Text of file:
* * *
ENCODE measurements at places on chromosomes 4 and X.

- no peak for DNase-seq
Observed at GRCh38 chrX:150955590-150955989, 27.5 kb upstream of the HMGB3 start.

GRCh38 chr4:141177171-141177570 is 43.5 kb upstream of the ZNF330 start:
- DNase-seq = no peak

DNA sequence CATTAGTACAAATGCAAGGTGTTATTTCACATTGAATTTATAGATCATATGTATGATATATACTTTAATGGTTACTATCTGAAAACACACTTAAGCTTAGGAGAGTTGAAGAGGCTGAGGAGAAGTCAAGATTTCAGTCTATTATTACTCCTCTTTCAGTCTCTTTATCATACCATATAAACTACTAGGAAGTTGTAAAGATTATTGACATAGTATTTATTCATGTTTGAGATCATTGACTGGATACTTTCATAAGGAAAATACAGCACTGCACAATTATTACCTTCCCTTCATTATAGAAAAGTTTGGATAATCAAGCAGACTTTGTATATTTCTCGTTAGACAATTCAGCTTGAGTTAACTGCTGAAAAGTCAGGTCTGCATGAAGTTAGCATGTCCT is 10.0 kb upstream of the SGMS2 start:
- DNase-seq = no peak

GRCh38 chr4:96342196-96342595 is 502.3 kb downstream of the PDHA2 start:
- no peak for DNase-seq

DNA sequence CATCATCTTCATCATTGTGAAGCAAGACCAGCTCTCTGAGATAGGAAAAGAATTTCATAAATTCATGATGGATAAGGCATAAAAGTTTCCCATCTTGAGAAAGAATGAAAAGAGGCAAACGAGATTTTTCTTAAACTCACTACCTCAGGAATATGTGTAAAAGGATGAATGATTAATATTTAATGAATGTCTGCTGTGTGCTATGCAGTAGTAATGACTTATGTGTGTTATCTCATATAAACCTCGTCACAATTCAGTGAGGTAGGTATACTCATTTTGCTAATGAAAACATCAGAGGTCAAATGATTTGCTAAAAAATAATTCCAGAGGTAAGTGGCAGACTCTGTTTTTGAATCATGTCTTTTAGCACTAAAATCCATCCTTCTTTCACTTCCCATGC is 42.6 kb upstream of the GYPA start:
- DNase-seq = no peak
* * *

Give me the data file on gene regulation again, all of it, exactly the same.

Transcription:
ENCODE measurements at places on chromosomes 4 and X.

- no peak for DNase-seq
Observed at GRCh38 chrX:150955590-150955989, 27.5 kb upstream of the HMGB3 start.

GRCh38 chr4:141177171-141177570 is 43.5 kb upstream of the ZNF330 start:
- DNase-seq = no peak

DNA sequence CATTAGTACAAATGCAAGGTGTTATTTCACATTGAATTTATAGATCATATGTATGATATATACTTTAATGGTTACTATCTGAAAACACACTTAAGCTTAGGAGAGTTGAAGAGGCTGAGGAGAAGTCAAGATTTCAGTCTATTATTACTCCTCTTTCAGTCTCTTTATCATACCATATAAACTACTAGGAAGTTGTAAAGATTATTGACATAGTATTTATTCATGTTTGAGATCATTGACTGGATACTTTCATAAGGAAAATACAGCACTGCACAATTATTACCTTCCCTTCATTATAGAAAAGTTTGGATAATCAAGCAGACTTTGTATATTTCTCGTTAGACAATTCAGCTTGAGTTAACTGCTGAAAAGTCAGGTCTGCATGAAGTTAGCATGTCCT is 10.0 kb upstream of the SGMS2 start:
- DNase-seq = no peak

GRCh38 chr4:96342196-96342595 is 502.3 kb downstream of the PDHA2 start:
- no peak for DNase-seq

DNA sequence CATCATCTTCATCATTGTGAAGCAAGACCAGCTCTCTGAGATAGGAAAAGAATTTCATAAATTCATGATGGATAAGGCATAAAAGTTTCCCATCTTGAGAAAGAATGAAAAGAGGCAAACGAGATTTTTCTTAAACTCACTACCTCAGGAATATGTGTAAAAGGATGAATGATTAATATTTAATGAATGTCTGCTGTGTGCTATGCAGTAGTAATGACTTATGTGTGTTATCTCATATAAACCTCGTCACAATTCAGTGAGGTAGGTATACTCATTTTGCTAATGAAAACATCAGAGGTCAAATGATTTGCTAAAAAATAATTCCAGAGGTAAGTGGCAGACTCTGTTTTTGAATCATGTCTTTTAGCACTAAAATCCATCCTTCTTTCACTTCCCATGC is 42.6 kb upstream of the GYPA start:
- DNase-seq = no peak